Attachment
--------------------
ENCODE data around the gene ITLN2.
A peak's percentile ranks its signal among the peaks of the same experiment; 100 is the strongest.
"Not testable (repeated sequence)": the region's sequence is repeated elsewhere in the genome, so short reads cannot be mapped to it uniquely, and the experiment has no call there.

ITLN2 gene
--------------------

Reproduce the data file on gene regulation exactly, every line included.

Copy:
ENCODE data around the gene ITLN2.
A peak's percentile ranks its signal among the peaks of the same experiment; 100 is the strongest.
"Not testable (repeated sequence)": the region's sequence is repeated elsewhere in the genome, so short reads cannot be mapped to it uniquely, and the experiment has no call there.

ITLN2 gene